Scarborough advocates for agriculture and builds career


Four years ago, Sathena Scarborough climbed on board the Fort Hays State University Admissions’ Nebraska bus trip, beginning a journey that would help her step outside her comfort zone and find her college home in Hays.

This spring, her work with the Ellis and Trego County Farm Bureaus earned them the state New Horizon Education Award. Scarborough will cross the commencement stage this week, graduating with dual degrees in animal science and agriculture business. Following graduation, she will immediately start her new career as a grain merchandising trainee with Gavilon.

“I first came for the affordable tuition,” Scarborough said. “On my first visit, they drove me out to the university farm, and we talked about my future plans. I could tell the faculty cared and were going to help me achieve my goals.”

A self-described reserved and quiet person, Scarborough grew up on a farm in central Nebraska, participating in 4-H and FFA. Although she always had a passion for agriculture, she never imagined that she would come to FHSU and grow to be an advocate for agriculture and education.

Scarborough got involved on campus as soon as she arrived, joining the Collegiate Farm Bureau chapter and Sigma Alpha, a professional agriculture sorority. She credits both organizations with providing opportunities for her to grow professionally and academically while building lifelong friendships and network connections.

Focused on sharing agriculture with students, Scarborough began working with Stephanie Eckroat, KFB County Coordinator, to help prepare and deliver Ag in the Classroom lesson plans and activities. Agriculture in the Classroom is a nationwide program sponsored by the American Farm Bureau Federation to improve agricultural literacy among PreK-12 teachers and their students.

“Students today are often three to four generations removed from farming, and they don’t necessarily know where milk comes from or how the food they eat ends up on their plate,” Scarborough said. “It’s hard to come up with different ways to connect with students and share about farming – something I’m passionate about.”

Eckroat, Scarborough, and other CFB volunteers prepare age-appropriate lesson plans for educators and after-school programs in Ellis and Trego counties. Before the pandemic, they visited classrooms to help educators complete an agriculture-centric educational activity and to share a nutritious snack.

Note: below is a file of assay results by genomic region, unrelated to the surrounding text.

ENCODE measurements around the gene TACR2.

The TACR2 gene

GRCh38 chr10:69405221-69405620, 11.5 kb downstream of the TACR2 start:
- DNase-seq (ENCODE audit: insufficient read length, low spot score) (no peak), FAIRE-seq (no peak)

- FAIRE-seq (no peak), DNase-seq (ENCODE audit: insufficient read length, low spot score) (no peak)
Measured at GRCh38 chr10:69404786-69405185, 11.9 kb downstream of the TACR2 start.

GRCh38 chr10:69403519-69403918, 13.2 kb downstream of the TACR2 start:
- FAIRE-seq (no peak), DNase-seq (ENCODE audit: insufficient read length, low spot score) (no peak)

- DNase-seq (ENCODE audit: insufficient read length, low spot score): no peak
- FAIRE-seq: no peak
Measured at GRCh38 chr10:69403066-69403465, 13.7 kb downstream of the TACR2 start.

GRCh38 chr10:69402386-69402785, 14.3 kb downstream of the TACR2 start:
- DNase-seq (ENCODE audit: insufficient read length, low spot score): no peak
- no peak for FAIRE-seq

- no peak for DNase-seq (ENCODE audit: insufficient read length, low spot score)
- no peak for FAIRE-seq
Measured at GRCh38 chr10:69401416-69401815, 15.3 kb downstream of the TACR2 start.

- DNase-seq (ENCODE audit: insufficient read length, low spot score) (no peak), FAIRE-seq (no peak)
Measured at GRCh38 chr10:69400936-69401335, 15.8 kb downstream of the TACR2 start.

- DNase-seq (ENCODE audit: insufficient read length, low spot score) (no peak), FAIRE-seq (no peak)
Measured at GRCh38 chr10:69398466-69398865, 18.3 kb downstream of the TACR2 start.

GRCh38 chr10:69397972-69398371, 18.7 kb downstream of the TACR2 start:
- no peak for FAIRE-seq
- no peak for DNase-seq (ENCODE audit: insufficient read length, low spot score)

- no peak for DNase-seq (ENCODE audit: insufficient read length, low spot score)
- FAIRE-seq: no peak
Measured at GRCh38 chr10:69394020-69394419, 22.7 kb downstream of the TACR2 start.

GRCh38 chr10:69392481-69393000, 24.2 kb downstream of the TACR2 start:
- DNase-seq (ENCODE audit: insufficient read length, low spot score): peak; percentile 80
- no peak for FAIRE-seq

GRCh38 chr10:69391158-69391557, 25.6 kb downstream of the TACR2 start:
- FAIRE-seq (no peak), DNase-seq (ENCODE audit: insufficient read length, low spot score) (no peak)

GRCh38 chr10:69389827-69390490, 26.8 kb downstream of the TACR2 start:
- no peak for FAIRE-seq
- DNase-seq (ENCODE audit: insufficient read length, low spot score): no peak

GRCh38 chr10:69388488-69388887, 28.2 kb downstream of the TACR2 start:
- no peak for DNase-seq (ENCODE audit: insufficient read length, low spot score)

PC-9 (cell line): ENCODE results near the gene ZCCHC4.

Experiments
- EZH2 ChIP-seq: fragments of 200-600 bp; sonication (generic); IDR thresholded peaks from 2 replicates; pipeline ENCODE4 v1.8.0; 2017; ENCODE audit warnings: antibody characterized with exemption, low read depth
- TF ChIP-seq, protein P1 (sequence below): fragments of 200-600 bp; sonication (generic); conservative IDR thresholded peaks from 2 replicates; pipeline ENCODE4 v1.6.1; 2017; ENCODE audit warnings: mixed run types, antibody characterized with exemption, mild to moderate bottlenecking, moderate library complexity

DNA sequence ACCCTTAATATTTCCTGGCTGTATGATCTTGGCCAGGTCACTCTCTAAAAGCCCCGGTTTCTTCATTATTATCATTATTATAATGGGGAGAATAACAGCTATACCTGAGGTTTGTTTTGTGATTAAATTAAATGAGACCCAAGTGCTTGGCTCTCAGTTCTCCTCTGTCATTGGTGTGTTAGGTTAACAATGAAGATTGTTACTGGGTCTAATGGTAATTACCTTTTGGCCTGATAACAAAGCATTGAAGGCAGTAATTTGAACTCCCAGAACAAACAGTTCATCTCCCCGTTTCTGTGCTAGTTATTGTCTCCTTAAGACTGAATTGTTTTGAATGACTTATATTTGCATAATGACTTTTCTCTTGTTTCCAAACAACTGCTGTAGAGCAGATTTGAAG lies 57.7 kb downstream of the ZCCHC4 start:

When COVID-19 forced the move to online education in Kansas, the team quickly pivoted from providing on-site classroom instruction to producing virtual farm and agriculture tour videos reaching more than 25,000 viewers.

“I never thought this was something I would do, but it’s a great opportunity,” Scarborough said. “It’s hard to come up with new ways to connect, but I’ve learned patience, creativity, and an ability to problem-solve that will stay with me as a merchandiser.”

Scarborough has accepted a position as a grain merchandising trainee, a role she learned about through an FHSU Career Fair and interviewed for online during the COVID-19 pandemic. While there are many concerns about the future of the economy, there is still high demand for skilled agriculture business graduates like Scarborough. 

“As students, we’ve had a lot of challenges thrown at us over the last year, but we’ve learned to roll with them and still achieve our goals,” Scarborough stated. “We’ve learned how to be more flexible and adapt to provide the same opportunities we would in a normal year such as the career fair. We’ve had incredible guest speakers, continued to build relationships, and it’s rewarding to see our student organizations grow and thrive.”

Scarborough will begin her grain merchandising career in Wichita and is excited about the challenge. No matter where she goes, Scarborough is confident she will have the support of her faculty and peer network and will remain involved in advocating for agriculture by utilizing the skills she learned and utilized at FHSU.

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